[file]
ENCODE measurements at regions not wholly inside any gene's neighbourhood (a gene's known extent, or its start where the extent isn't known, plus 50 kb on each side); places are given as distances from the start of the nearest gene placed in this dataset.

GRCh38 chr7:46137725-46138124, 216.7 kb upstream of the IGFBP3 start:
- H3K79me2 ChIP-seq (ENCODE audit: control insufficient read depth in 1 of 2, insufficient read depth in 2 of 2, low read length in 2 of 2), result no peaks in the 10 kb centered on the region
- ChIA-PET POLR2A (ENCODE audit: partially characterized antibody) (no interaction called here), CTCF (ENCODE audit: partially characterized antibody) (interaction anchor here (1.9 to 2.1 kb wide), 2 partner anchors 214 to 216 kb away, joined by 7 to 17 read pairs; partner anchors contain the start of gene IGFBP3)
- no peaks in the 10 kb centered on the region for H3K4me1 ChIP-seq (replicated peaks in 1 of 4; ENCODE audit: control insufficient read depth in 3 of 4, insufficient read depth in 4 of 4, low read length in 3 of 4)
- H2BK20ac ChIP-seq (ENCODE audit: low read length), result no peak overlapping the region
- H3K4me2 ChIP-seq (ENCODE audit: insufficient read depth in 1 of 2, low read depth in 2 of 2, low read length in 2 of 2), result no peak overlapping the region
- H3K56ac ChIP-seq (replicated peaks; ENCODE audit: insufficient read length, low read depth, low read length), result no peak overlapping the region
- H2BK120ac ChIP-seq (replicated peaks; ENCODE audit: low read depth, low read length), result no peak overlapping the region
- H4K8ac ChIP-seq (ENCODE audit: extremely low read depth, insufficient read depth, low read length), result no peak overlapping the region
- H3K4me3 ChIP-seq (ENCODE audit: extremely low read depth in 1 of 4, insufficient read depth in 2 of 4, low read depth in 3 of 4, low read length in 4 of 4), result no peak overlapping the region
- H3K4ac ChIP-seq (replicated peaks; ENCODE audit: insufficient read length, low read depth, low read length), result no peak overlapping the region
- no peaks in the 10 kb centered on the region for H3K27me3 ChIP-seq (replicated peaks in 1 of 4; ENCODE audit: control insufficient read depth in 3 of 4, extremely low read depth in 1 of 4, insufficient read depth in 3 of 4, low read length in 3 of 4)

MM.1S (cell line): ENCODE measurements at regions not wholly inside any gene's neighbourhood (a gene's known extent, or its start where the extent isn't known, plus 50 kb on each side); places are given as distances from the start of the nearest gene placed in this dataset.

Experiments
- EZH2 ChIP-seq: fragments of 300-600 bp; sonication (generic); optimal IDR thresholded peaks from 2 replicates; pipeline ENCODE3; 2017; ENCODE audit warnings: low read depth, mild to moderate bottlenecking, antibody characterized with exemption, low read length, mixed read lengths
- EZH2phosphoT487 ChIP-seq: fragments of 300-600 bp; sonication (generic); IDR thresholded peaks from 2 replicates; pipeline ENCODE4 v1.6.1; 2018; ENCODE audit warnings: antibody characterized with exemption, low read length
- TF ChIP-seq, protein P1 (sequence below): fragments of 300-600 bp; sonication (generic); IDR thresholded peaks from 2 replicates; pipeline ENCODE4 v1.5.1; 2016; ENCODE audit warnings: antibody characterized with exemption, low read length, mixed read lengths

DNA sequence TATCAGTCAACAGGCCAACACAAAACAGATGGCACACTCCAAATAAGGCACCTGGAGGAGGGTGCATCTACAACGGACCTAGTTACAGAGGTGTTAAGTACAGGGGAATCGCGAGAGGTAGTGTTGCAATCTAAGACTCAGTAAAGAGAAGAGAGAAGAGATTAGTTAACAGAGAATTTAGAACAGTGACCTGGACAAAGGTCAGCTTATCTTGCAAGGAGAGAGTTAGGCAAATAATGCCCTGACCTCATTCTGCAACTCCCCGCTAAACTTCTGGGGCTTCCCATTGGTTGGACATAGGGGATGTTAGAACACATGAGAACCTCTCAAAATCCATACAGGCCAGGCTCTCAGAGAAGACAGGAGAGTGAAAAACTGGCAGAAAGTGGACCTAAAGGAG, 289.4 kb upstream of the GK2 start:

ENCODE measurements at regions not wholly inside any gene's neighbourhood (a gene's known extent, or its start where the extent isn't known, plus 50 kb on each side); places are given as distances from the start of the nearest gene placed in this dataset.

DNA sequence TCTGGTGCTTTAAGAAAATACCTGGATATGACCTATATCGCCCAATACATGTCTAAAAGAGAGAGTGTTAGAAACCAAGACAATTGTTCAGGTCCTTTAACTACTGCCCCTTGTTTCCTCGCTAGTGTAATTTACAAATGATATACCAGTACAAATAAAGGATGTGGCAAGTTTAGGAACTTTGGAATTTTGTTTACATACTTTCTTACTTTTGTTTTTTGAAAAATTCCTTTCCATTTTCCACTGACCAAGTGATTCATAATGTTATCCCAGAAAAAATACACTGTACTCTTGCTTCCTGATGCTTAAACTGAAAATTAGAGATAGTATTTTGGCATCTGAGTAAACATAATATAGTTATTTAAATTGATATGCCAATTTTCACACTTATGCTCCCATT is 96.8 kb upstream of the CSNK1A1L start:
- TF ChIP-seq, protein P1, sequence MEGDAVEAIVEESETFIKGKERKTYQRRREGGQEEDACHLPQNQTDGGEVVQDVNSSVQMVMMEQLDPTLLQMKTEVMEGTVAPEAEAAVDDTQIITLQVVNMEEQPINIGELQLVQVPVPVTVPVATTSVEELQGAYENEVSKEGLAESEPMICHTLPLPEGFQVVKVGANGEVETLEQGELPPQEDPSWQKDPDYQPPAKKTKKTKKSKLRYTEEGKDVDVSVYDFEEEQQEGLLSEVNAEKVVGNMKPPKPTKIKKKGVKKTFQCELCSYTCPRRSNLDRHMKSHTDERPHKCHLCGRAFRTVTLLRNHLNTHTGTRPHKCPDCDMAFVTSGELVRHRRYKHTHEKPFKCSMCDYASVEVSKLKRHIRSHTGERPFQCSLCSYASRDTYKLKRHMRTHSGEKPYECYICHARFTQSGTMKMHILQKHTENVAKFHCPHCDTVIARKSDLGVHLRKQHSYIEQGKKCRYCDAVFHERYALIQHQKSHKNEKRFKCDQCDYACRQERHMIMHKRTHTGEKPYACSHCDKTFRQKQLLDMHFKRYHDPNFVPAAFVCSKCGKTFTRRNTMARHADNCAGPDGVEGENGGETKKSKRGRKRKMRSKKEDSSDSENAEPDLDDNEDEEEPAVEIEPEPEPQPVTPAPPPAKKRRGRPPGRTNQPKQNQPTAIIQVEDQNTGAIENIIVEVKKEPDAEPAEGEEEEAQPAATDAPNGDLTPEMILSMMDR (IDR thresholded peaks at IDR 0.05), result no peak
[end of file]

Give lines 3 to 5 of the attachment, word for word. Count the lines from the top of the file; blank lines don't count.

- H3K79me2 ChIP-seq (ENCODE audit: control insufficient read depth in 1 of 2, insufficient read depth in 2 of 2, low read length in 2 of 2), result no peaks in the 10 kb centered on the region
- ChIA-PET POLR2A (ENCODE audit: partially characterized antibody) (no interaction called here), CTCF (ENCODE audit: partially characterized antibody) (interaction anchor here (1.9 to 2.1 kb wide), 2 partner anchors 214 to 216 kb away, joined by 7 to 17 read pairs; partner anchors contain the start of gene IGFBP3)
- no peaks in the 10 kb centered on the region for H3K4me1 ChIP-seq (replicated peaks in 1 of 4; ENCODE audit: control insufficient read depth in 3 of 4, insufficient read depth in 4 of 4, low read length in 3 of 4)